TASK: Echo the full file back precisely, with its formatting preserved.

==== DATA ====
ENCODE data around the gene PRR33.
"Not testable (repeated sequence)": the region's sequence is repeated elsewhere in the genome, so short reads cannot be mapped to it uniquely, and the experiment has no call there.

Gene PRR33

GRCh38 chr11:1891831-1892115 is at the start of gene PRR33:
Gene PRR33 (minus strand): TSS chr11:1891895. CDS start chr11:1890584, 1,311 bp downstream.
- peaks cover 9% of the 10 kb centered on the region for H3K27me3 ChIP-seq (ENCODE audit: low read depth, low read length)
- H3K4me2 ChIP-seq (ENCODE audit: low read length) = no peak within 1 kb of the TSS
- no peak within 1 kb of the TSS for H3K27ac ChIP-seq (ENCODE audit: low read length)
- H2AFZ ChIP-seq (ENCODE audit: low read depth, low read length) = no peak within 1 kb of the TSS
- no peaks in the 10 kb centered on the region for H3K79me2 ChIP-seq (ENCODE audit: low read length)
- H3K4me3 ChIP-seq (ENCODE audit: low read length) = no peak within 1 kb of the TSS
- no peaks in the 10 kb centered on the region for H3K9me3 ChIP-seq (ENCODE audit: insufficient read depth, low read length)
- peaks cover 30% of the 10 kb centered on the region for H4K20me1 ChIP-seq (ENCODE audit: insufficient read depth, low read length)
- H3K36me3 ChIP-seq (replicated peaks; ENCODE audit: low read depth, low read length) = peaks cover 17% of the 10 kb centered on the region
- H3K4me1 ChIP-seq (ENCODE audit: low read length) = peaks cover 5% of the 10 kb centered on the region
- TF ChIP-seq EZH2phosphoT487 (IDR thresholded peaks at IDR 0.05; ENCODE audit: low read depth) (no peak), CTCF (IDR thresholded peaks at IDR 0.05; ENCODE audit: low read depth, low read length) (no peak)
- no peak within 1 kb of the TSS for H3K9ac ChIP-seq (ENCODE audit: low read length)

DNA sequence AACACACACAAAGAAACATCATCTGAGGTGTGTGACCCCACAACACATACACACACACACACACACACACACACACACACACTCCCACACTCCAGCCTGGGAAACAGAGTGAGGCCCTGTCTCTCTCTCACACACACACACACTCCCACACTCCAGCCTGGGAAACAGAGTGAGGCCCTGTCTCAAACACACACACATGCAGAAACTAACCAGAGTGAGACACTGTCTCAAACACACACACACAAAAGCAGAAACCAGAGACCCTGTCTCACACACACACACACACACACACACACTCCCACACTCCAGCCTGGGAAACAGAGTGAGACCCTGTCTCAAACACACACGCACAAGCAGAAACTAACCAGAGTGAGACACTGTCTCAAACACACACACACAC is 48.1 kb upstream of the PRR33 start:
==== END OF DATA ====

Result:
ENCODE data around the gene PRR33.
"Not testable (repeated sequence)": the region's sequence is repeated elsewhere in the genome, so short reads cannot be mapped to it uniquely, and the experiment has no call there.

Gene PRR33

GRCh38 chr11:1891831-1892115 is at the start of gene PRR33:
Gene PRR33 (minus strand): TSS chr11:1891895. CDS start chr11:1890584, 1,311 bp downstream.
- peaks cover 9% of the 10 kb centered on the region for H3K27me3 ChIP-seq (ENCODE audit: low read depth, low read length)
- H3K4me2 ChIP-seq (ENCODE audit: low read length) = no peak within 1 kb of the TSS
- no peak within 1 kb of the TSS for H3K27ac ChIP-seq (ENCODE audit: low read length)
- H2AFZ ChIP-seq (ENCODE audit: low read depth, low read length) = no peak within 1 kb of the TSS
- no peaks in the 10 kb centered on the region for H3K79me2 ChIP-seq (ENCODE audit: low read length)
- H3K4me3 ChIP-seq (ENCODE audit: low read length) = no peak within 1 kb of the TSS
- no peaks in the 10 kb centered on the region for H3K9me3 ChIP-seq (ENCODE audit: insufficient read depth, low read length)
- peaks cover 30% of the 10 kb centered on the region for H4K20me1 ChIP-seq (ENCODE audit: insufficient read depth, low read length)
- H3K36me3 ChIP-seq (replicated peaks; ENCODE audit: low read depth, low read length) = peaks cover 17% of the 10 kb centered on the region
- H3K4me1 ChIP-seq (ENCODE audit: low read length) = peaks cover 5% of the 10 kb centered on the region
- TF ChIP-seq EZH2phosphoT487 (IDR thresholded peaks at IDR 0.05; ENCODE audit: low read depth) (no peak), CTCF (IDR thresholded peaks at IDR 0.05; ENCODE audit: low read depth, low read length) (no peak)
- no peak within 1 kb of the TSS for H3K9ac ChIP-seq (ENCODE audit: low read length)

DNA sequence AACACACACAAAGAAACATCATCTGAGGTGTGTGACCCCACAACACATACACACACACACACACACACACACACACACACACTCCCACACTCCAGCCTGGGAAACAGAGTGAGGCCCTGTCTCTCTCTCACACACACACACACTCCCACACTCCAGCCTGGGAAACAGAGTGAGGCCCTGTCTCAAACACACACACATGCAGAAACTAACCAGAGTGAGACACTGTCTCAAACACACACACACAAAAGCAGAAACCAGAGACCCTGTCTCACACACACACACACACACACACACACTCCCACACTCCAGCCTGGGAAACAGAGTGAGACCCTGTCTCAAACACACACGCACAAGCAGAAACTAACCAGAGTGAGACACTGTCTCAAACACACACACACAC is 48.1 kb upstream of the PRR33 start: